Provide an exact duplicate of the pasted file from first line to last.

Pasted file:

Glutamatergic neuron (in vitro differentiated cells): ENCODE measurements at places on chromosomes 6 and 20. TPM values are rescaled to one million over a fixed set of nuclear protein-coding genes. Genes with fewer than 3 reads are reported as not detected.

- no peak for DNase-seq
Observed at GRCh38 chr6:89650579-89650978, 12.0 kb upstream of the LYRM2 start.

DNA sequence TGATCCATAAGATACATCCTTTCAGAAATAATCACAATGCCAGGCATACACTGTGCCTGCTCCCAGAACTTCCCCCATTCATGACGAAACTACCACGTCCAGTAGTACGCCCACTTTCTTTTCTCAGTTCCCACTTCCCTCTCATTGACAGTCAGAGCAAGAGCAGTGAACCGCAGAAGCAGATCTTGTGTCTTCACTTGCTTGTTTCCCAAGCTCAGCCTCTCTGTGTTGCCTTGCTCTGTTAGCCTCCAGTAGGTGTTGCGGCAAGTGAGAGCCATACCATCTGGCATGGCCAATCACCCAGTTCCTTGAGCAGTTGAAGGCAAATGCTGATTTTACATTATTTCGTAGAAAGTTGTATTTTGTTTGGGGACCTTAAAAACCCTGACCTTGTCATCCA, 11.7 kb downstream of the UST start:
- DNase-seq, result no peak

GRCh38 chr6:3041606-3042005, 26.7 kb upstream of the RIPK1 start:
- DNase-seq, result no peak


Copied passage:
Glutamatergic neuron (in vitro differentiated cells): ENCODE measurements at places on chromosomes 6 and 20. TPM values are rescaled to one million over a fixed set of nuclear protein-coding genes. Genes with fewer than 3 reads are reported as not detected.

- no peak for DNase-seq
Observed at GRCh38 chr6:89650579-89650978, 12.0 kb upstream of the LYRM2 start.

DNA sequence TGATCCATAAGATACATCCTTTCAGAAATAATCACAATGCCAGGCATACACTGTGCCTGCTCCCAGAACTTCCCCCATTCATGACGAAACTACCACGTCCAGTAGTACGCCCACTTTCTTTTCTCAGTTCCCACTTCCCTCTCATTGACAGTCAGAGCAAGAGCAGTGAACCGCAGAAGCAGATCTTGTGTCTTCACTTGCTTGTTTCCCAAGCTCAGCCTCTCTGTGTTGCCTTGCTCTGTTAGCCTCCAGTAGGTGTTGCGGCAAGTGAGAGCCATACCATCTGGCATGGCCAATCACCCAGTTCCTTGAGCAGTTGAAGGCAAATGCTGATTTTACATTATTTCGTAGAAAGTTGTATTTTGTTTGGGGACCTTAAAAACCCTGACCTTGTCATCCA, 11.7 kb downstream of the UST start:
- DNase-seq, result no peak

GRCh38 chr6:3041606-3042005, 26.7 kb upstream of the RIPK1 start:
- DNase-seq, result no peak